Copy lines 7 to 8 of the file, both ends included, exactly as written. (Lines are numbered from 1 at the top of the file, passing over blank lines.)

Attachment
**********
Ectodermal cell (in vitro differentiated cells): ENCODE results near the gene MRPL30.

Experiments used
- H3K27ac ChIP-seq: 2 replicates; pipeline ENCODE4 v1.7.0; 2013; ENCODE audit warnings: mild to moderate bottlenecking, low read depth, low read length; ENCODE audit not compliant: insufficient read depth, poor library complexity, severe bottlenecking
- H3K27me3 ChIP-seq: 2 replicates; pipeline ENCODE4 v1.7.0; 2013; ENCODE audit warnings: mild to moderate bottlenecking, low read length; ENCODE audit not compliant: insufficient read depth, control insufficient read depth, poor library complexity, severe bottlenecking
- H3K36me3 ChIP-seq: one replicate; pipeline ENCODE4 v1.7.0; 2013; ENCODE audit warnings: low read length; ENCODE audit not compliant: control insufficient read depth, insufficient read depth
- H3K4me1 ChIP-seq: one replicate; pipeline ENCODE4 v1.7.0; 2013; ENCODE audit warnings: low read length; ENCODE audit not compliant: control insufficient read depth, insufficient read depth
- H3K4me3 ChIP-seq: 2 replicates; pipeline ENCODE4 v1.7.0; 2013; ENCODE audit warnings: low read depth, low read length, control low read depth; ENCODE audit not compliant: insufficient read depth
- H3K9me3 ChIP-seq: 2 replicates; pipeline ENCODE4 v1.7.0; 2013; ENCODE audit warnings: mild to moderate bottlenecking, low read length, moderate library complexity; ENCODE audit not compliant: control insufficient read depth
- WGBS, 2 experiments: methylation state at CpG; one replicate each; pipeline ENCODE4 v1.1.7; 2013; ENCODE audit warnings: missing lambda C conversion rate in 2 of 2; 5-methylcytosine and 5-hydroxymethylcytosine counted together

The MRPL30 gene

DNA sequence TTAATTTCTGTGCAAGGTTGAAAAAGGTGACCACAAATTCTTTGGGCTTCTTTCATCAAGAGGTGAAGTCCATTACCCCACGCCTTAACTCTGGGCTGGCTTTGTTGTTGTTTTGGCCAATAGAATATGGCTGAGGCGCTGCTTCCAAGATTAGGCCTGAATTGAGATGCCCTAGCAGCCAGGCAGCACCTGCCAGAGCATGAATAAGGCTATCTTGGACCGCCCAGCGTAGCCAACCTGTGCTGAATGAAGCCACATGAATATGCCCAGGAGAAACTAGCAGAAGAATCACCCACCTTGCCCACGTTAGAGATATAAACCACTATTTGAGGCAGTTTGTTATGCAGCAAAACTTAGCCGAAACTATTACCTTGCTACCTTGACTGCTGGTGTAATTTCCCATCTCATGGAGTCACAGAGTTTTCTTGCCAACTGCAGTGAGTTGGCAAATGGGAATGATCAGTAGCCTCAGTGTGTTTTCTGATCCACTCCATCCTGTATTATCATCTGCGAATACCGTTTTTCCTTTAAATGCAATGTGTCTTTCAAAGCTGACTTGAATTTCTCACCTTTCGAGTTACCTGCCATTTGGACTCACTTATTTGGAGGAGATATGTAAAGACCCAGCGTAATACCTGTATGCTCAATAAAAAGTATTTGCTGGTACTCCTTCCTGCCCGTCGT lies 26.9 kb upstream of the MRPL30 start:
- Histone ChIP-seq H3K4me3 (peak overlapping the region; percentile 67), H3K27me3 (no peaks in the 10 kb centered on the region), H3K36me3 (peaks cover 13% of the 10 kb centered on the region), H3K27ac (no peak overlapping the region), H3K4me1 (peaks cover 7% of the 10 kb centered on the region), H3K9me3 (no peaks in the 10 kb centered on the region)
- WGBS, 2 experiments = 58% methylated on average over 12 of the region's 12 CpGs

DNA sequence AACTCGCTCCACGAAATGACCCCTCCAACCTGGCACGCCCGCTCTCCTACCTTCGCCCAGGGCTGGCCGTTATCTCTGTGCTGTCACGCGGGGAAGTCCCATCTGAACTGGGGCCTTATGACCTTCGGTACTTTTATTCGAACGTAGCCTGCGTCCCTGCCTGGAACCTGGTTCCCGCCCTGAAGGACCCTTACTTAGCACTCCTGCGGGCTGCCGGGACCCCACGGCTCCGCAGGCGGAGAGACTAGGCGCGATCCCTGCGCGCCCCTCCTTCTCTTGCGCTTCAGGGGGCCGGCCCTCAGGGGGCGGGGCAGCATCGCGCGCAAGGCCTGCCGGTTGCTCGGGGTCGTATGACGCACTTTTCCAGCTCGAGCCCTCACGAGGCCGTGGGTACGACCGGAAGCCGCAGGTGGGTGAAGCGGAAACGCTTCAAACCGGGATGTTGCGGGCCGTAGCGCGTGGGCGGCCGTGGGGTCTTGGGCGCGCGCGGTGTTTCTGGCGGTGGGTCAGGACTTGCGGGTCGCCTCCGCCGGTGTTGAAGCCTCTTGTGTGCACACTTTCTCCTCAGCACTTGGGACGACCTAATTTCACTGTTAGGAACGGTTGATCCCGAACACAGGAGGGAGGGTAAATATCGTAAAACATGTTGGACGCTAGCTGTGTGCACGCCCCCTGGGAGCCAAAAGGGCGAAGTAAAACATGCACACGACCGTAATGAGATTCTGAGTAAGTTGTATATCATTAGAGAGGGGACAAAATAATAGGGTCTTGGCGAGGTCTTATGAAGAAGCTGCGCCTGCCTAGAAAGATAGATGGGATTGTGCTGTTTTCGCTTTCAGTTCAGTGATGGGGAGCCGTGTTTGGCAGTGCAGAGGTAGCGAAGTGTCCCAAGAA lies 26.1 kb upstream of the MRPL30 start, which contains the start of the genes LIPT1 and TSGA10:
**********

- H3K4me3 ChIP-seq: 2 replicates; pipeline ENCODE4 v1.7.0; 2013; ENCODE audit warnings: low read depth, low read length, control low read depth; ENCODE audit not compliant: insufficient read depth
- H3K9me3 ChIP-seq: 2 replicates; pipeline ENCODE4 v1.7.0; 2013; ENCODE audit warnings: mild to moderate bottlenecking, low read length, moderate library complexity; ENCODE audit not compliant: control insufficient read depth